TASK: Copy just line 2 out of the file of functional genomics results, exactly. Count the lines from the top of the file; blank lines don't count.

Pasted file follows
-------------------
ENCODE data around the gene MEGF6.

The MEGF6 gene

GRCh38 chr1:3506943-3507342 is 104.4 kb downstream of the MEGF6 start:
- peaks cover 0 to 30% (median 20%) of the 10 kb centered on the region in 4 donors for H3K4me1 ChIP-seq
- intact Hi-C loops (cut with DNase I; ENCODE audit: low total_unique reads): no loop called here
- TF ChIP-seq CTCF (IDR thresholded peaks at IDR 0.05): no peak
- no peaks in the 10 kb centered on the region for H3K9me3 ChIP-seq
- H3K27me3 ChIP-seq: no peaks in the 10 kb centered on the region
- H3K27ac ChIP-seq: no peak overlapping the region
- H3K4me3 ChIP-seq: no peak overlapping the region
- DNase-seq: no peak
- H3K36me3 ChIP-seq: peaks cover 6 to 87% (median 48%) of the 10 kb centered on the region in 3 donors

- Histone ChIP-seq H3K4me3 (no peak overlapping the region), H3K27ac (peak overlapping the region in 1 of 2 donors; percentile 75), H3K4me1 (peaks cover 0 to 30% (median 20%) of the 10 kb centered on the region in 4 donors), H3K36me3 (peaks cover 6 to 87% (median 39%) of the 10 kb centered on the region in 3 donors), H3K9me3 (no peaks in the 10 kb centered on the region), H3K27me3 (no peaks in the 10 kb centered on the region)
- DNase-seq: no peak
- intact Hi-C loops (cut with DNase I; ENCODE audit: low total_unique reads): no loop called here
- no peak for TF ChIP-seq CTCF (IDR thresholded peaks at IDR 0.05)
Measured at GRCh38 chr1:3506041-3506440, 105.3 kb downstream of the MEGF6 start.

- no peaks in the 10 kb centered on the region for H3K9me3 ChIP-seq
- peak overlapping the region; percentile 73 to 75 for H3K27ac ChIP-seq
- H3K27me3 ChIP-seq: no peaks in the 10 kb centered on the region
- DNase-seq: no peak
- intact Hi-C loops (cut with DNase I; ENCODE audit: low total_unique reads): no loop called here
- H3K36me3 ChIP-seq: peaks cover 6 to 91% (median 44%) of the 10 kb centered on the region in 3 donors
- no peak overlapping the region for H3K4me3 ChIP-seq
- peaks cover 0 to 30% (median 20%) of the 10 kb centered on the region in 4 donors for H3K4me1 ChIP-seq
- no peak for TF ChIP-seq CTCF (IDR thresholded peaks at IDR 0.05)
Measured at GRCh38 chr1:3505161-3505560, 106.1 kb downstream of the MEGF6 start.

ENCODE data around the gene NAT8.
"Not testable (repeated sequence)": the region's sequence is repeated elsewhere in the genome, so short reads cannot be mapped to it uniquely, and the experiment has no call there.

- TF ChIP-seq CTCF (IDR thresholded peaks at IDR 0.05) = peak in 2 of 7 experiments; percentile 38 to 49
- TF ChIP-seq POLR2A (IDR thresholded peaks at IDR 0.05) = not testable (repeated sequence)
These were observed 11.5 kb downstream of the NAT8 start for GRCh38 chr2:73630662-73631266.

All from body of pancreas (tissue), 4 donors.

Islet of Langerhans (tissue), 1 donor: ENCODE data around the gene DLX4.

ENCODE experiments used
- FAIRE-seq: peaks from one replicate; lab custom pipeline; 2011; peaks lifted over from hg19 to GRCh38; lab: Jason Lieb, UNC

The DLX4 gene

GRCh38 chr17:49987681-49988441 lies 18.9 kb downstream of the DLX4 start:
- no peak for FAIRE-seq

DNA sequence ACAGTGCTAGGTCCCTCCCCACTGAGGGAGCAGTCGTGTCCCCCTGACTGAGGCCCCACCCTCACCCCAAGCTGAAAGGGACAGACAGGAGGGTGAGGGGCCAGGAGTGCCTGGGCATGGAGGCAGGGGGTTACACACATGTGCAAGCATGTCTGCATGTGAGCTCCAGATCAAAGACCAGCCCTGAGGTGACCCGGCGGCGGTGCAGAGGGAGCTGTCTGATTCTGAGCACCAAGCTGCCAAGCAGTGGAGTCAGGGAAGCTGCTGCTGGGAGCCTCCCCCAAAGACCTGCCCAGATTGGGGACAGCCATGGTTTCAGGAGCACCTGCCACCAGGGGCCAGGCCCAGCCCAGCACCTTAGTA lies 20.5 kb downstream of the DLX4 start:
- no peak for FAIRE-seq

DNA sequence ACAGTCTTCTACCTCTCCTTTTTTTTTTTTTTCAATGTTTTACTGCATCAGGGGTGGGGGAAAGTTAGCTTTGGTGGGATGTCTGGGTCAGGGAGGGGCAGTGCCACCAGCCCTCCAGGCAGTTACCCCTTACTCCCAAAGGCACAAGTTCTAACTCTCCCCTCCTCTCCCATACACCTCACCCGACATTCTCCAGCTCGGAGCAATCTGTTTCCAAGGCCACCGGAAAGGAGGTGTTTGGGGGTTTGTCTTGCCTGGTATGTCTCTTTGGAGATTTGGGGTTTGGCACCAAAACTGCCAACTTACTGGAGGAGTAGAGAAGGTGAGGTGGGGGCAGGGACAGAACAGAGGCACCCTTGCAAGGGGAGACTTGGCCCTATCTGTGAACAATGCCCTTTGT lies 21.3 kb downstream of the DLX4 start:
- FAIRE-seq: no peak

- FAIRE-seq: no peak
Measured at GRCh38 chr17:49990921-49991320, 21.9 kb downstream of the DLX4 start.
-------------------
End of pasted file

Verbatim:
The MEGF6 gene